Did you know today is National Chocolate Cake day? Well now you do. We love chocolate cake in this house. It used to be the only flavor of cake Matthew would eat until about 3 years ago when he fell in love with our Vanilla Cake recipe, which is now his personal favorite.
However, his Poppop, loves Chocolate and we mean LOVES chocolate. Funny enough, we make this chocolate cake once a year or another type like German, Black Forest, Red Velvet, Molten Lava Cake or another variation of chocolate a 2nd time of year, you know for Father’s day and his birthday. But this Man (whom we love a lot) still complains that he never gets his chocolate cake. Que the frustration and sarcasm.
History of Chocolate Cake
Chocolate cake is made with chocolate, whether its melted chocolate or cocoa powder, and a mix of other ingredients. The history of chocolate cake goes back to 1764, when Dr. James Baker discovered how to make chocolate by grinding cocoa beans between two massive circular millstones. In 1828, Coenraad van Houten of the Netherlands developed a mechanical extraction method for extracting the fat from cacao liquor resulting in cacao butter and the partly defatted cacao, a compacted mass of solids that could be sold as it was “rock cacao” or ground into powder.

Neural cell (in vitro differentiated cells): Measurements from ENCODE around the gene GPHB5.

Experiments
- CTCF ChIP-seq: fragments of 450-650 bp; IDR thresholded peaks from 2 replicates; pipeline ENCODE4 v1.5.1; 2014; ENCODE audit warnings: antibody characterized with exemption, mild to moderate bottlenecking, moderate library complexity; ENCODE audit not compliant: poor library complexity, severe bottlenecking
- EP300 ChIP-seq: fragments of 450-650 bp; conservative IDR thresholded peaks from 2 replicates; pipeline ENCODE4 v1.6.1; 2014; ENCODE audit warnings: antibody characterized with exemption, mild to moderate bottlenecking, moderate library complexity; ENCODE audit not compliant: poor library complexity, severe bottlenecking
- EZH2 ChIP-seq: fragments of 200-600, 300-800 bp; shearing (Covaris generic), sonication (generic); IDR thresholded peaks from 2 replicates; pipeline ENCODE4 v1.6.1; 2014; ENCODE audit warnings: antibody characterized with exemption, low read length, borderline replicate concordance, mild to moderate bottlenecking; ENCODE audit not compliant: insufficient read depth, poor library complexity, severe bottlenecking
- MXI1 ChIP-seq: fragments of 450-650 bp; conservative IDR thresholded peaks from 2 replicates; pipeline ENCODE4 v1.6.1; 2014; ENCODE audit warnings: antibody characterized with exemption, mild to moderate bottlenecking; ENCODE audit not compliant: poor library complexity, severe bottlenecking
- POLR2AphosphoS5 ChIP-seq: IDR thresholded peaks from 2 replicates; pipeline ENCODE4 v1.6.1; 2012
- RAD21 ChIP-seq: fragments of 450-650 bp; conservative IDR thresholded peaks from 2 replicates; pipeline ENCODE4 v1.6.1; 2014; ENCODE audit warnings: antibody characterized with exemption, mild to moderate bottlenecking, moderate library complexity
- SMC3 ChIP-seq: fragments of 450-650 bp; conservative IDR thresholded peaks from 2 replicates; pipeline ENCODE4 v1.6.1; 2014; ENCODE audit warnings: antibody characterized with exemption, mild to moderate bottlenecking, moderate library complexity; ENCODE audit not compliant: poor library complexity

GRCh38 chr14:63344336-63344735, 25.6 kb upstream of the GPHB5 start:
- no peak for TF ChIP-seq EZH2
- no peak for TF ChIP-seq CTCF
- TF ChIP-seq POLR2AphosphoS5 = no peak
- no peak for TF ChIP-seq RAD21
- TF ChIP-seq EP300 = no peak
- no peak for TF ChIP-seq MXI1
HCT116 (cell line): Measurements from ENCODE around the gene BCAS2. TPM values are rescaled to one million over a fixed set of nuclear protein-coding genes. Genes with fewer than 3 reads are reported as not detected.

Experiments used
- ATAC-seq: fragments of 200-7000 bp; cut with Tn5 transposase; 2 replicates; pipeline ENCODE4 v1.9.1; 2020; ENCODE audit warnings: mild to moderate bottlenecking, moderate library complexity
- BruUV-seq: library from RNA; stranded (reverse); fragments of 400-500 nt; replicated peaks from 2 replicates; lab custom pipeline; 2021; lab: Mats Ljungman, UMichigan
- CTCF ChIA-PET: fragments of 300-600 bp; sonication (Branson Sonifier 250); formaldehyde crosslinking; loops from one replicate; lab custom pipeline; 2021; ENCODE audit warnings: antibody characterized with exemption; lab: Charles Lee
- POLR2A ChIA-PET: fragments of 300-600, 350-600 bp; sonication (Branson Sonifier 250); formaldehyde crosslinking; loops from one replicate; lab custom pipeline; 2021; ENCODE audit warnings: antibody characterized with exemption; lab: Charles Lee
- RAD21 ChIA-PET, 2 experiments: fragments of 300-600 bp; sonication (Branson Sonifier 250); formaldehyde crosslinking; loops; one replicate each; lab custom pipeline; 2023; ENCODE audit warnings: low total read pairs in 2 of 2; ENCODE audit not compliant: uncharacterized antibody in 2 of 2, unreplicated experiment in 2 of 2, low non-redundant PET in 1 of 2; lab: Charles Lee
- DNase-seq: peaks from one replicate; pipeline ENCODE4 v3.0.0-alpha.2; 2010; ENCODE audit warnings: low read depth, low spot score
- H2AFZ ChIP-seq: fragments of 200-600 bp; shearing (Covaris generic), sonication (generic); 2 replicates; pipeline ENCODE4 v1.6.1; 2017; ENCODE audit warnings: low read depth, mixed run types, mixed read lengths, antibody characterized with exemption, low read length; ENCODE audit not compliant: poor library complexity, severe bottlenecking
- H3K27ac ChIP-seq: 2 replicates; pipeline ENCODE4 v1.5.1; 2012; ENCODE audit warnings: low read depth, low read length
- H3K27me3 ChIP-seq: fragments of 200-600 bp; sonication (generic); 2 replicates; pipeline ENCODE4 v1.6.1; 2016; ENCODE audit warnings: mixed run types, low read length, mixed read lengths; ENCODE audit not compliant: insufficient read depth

The processes transformed chocolate from an exclusive luxury to an inexpensive daily snack. A process for making silkier and smoother chocolate called conching was developed in 1879 by Rodolphe Lindt and made it easier to bake with chocolate, as it amalgamates smoothly and completely with cake batters. Until 1890 to 1900, chocolate recipes were mostly for chocolate drinks, and its presence in cakes was only in fillings and glazes. In 1886, American cooks began adding chocolate to the cake batter, to make the first chocolate cakes in the US.
History of Box Cakes
The Duff Company of Pittsburgh, a molasses manufacturer, introduced Devil’s food chocolate cake mixes in the mid-1930s, but introduction was put on hold during World War II. Duncan Hines introduced a “Three Star Special” (so called because a white, yellow or chocolate cake could be made from the same mix) was introduced three years after cake mixes from General Mills and Duncan Hines, and took over 48 percent of the market. Since then, the cake mix market has added many flavors as well as frostings.
In the U.S., “chocolate decadence” cakes were popular in the 1980s; in the 1990s, single-serving molten chocolate cakes with liquid chocolate centers and infused chocolates with exotic flavors such as tea, curry, red pepper, passion fruit, and champagne were popular. Chocolate lounges and artisanal chocolate makers were popular in the 2000s. Rich, flourless, all-but-flourless chocolate cakes are “now standard in the modern pâtisserie,” according to The New Taste of Chocolate in 2001.